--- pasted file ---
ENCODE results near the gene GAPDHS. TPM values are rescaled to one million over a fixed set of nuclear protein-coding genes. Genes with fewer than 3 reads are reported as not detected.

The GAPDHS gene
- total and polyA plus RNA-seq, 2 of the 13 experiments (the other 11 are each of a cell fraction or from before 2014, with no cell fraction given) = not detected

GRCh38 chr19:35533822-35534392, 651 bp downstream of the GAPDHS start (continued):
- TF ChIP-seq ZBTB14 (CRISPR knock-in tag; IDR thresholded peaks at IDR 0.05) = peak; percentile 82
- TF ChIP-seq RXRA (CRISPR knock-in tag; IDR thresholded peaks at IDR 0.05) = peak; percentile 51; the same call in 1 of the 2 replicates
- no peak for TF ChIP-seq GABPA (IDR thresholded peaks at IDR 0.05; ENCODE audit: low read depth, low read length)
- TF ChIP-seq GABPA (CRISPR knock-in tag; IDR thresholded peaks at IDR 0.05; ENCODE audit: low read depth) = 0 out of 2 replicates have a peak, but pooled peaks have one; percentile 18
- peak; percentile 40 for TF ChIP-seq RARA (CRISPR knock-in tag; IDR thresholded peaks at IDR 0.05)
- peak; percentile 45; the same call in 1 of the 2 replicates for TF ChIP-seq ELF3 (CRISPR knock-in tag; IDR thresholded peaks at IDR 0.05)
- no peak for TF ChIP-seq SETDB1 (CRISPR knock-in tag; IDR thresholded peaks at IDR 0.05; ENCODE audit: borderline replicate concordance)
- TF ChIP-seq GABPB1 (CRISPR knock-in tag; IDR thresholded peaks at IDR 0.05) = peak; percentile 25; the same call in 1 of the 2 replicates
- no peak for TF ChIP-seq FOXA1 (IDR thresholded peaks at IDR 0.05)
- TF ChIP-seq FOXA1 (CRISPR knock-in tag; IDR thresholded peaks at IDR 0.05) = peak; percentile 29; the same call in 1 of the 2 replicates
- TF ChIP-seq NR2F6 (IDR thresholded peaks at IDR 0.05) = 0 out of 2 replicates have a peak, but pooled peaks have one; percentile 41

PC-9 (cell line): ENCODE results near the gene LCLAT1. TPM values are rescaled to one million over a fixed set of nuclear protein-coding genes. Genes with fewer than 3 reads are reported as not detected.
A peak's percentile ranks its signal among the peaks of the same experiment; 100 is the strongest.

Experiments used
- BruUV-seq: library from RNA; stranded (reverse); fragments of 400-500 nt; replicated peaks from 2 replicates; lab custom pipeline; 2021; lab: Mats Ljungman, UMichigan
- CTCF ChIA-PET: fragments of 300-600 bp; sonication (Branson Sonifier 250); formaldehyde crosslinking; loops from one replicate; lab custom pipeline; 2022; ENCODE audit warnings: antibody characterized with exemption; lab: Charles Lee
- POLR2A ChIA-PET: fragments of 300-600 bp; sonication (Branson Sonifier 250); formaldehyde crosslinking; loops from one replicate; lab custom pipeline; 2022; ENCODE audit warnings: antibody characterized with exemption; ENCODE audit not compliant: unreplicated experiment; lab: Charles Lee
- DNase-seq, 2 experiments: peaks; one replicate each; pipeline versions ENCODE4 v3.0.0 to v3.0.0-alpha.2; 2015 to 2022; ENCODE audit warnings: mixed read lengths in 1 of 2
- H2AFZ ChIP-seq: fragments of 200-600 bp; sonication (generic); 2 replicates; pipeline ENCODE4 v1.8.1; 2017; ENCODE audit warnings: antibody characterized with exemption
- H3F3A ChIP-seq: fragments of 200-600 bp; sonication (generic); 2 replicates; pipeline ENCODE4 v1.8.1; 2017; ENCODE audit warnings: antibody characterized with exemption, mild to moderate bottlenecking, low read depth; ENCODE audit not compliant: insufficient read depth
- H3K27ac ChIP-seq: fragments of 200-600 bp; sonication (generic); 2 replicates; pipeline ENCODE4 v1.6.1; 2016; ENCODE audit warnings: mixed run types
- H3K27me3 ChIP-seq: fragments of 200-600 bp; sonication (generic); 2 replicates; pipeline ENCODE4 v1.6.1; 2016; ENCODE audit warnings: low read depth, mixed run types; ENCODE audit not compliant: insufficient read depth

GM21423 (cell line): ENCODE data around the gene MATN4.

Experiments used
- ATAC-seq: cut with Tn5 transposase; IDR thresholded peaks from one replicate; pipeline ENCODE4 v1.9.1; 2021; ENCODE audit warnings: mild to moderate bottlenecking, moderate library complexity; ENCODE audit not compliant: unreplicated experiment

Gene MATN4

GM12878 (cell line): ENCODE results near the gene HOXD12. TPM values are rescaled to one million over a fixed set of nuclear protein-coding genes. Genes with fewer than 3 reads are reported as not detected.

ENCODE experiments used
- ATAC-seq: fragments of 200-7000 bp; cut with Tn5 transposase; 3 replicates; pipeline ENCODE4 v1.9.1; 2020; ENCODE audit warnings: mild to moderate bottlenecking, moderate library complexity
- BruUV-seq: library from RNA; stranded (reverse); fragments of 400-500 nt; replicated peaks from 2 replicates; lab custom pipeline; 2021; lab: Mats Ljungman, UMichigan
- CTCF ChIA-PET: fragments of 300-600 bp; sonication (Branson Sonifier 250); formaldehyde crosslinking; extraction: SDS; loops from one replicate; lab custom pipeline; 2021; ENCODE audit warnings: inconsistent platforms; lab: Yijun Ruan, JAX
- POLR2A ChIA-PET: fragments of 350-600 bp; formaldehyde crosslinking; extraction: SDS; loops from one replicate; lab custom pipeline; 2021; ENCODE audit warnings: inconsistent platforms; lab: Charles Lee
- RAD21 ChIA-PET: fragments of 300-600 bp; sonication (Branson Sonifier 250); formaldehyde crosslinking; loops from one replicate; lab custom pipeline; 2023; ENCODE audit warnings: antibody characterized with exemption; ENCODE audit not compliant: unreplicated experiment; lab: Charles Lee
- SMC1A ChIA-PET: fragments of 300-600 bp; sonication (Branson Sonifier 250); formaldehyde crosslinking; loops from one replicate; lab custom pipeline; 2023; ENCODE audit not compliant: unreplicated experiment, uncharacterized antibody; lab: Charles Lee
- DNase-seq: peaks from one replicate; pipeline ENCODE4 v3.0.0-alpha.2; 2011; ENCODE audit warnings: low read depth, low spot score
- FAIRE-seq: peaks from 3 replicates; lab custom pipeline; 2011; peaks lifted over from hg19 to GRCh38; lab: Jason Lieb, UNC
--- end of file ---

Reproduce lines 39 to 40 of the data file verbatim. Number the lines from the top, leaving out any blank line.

- DNase-seq: peaks from one replicate; pipeline ENCODE4 v3.0.0-alpha.2; 2011; ENCODE audit warnings: low read depth, low spot score
- FAIRE-seq: peaks from 3 replicates; lab custom pipeline; 2011; peaks lifted over from hg19 to GRCh38; lab: Jason Lieb, UNC